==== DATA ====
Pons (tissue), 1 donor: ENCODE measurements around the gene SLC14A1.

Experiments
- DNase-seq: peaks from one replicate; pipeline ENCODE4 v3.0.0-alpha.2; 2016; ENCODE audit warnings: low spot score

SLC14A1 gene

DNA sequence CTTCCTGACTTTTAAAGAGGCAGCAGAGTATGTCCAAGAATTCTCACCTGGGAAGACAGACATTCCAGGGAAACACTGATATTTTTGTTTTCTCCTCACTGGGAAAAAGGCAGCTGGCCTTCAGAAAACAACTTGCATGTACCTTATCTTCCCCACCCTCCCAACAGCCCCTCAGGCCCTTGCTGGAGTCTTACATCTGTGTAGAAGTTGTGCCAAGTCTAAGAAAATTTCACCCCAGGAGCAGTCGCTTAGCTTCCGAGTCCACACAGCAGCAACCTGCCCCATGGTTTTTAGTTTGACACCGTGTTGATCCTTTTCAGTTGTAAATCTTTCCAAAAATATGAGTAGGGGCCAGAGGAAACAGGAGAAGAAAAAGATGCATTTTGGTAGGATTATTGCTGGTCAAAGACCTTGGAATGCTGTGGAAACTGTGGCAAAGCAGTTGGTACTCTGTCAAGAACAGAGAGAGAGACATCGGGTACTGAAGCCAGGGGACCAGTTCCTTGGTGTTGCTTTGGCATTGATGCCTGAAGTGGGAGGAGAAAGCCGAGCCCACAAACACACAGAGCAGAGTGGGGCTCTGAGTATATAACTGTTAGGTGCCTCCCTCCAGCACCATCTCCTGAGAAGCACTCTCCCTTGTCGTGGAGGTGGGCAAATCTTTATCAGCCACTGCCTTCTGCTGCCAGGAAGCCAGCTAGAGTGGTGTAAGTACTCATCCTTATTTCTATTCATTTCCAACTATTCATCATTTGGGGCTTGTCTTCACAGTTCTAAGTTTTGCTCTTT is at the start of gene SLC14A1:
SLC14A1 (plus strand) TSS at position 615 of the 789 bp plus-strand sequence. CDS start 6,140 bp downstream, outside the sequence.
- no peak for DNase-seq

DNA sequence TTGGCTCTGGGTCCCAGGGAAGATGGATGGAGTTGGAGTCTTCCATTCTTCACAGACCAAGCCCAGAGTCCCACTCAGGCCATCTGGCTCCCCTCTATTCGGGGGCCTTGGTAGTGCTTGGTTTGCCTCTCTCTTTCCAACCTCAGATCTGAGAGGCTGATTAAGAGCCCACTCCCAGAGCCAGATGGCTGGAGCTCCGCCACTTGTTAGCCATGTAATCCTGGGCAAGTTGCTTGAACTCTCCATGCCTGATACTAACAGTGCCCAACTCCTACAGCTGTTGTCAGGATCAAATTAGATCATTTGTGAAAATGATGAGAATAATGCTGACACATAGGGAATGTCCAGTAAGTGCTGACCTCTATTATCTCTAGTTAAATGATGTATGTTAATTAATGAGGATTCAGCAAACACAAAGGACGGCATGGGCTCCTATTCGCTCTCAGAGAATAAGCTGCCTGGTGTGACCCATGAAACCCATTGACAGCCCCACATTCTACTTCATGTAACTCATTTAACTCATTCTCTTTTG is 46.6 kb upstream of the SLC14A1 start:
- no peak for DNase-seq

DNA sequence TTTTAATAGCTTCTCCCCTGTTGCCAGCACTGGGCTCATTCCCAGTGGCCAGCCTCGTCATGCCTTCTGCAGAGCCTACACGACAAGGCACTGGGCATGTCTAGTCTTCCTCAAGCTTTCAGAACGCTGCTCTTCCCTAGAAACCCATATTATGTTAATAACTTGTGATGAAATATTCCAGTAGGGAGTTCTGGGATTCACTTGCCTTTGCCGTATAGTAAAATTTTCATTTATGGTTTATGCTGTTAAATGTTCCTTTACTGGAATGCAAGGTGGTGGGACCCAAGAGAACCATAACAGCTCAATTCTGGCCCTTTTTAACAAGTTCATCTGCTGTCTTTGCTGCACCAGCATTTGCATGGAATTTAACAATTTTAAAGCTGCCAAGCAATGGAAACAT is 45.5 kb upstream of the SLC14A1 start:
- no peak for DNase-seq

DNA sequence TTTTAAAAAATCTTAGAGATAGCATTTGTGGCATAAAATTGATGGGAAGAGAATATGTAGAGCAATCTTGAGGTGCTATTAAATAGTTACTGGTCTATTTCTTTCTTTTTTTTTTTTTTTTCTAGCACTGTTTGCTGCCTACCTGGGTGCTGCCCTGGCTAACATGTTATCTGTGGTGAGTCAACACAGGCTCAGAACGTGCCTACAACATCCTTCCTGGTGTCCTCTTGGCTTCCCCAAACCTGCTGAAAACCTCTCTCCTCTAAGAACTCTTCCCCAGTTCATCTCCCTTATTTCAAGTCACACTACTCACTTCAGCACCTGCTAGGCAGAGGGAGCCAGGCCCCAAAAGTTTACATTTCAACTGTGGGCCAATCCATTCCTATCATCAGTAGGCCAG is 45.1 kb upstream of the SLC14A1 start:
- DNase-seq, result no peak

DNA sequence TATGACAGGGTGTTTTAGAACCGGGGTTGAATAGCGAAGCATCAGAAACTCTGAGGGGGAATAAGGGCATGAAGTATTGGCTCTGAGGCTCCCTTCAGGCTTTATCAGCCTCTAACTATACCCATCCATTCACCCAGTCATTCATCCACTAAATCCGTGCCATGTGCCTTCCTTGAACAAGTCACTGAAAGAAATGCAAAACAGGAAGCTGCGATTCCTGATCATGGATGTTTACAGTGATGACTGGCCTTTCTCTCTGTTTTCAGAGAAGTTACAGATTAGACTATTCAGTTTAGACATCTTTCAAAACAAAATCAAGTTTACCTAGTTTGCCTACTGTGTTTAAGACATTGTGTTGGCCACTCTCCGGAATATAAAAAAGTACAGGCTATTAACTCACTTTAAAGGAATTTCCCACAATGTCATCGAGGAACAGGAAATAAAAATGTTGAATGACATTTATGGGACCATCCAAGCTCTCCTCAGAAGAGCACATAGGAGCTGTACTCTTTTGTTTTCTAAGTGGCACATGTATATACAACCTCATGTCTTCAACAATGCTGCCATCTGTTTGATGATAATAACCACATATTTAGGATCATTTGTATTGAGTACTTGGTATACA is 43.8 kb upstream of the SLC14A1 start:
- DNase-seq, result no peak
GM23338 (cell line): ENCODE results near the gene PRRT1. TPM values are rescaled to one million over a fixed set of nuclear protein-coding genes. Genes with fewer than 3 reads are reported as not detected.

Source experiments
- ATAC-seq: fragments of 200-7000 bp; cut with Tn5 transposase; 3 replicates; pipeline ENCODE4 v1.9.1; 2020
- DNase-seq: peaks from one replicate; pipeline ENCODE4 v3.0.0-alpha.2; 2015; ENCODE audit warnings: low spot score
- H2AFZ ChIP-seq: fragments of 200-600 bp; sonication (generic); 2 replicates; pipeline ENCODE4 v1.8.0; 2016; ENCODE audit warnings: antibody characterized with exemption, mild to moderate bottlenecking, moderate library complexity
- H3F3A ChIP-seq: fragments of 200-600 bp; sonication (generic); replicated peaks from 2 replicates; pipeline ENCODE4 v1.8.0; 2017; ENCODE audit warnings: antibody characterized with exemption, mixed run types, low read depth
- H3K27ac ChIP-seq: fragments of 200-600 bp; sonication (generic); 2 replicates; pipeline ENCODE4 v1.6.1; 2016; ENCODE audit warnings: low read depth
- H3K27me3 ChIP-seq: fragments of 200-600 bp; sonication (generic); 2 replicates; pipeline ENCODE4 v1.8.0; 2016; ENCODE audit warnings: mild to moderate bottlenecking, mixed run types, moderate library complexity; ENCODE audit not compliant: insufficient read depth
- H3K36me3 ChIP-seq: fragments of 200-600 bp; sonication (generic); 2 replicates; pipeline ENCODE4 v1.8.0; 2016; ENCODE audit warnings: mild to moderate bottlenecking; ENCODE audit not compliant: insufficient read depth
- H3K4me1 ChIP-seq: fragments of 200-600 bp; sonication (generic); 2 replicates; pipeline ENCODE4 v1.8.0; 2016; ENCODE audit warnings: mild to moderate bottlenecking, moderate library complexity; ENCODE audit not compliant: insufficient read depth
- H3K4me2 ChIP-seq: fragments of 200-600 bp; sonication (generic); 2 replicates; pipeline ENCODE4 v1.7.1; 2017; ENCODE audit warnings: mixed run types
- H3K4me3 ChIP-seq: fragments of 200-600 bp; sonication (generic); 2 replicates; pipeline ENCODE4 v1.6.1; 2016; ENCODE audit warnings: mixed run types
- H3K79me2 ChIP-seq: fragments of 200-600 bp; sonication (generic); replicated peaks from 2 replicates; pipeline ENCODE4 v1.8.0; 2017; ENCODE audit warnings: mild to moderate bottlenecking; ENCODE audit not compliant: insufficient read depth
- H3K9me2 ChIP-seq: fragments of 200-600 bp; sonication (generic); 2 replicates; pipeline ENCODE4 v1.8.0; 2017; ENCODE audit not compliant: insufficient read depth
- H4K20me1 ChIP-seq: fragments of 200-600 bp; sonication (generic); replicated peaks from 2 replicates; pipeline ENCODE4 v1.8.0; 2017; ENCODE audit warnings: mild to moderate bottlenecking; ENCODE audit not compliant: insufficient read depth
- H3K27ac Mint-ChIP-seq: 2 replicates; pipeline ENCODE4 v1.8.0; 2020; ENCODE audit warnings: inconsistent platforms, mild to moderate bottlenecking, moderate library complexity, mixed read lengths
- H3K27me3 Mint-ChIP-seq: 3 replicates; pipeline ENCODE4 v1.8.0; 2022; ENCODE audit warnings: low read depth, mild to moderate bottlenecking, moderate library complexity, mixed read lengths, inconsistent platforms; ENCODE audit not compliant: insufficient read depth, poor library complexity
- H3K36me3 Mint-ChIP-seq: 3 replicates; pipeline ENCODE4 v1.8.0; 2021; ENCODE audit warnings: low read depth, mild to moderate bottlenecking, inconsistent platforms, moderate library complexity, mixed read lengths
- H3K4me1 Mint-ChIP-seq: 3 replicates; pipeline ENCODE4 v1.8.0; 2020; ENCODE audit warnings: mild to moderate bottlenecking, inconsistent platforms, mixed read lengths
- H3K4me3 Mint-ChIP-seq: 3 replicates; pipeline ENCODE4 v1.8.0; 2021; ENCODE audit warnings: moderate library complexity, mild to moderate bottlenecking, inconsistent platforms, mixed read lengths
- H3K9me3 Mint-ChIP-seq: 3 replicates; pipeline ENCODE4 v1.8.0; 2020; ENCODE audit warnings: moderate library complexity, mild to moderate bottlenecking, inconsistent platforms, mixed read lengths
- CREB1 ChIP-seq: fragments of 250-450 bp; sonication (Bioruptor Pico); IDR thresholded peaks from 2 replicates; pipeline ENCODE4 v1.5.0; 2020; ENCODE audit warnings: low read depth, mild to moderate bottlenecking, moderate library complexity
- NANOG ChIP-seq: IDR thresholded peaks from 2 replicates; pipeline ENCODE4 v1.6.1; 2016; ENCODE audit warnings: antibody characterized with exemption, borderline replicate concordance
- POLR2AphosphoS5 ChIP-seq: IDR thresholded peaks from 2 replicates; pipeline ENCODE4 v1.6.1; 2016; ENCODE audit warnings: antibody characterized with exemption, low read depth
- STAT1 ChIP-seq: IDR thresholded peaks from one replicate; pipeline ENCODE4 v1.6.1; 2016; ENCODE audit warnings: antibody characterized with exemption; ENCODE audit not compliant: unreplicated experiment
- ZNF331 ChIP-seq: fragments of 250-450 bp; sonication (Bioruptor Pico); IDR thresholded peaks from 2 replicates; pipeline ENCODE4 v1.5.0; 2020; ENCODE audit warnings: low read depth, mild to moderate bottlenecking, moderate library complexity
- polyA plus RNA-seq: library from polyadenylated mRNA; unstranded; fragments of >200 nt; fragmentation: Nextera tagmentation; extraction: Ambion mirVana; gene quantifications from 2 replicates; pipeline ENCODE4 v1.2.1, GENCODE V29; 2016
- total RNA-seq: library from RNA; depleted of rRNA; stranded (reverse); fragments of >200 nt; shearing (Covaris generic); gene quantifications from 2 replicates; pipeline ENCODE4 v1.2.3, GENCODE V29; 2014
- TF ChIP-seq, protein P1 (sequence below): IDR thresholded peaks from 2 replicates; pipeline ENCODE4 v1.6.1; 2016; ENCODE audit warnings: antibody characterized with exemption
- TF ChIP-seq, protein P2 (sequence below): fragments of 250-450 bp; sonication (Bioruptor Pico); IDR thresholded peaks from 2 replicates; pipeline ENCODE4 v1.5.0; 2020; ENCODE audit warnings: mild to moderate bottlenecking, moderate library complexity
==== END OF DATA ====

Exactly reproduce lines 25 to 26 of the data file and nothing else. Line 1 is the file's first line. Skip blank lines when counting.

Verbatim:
- H3K4me1 ChIP-seq: fragments of 200-600 bp; sonication (generic); 2 replicates; pipeline ENCODE4 v1.8.0; 2016; ENCODE audit warnings: mild to moderate bottlenecking, moderate library complexity; ENCODE audit not compliant: insufficient read depth
- H3K4me2 ChIP-seq: fragments of 200-600 bp; sonication (generic); 2 replicates; pipeline ENCODE4 v1.7.1; 2017; ENCODE audit warnings: mixed run types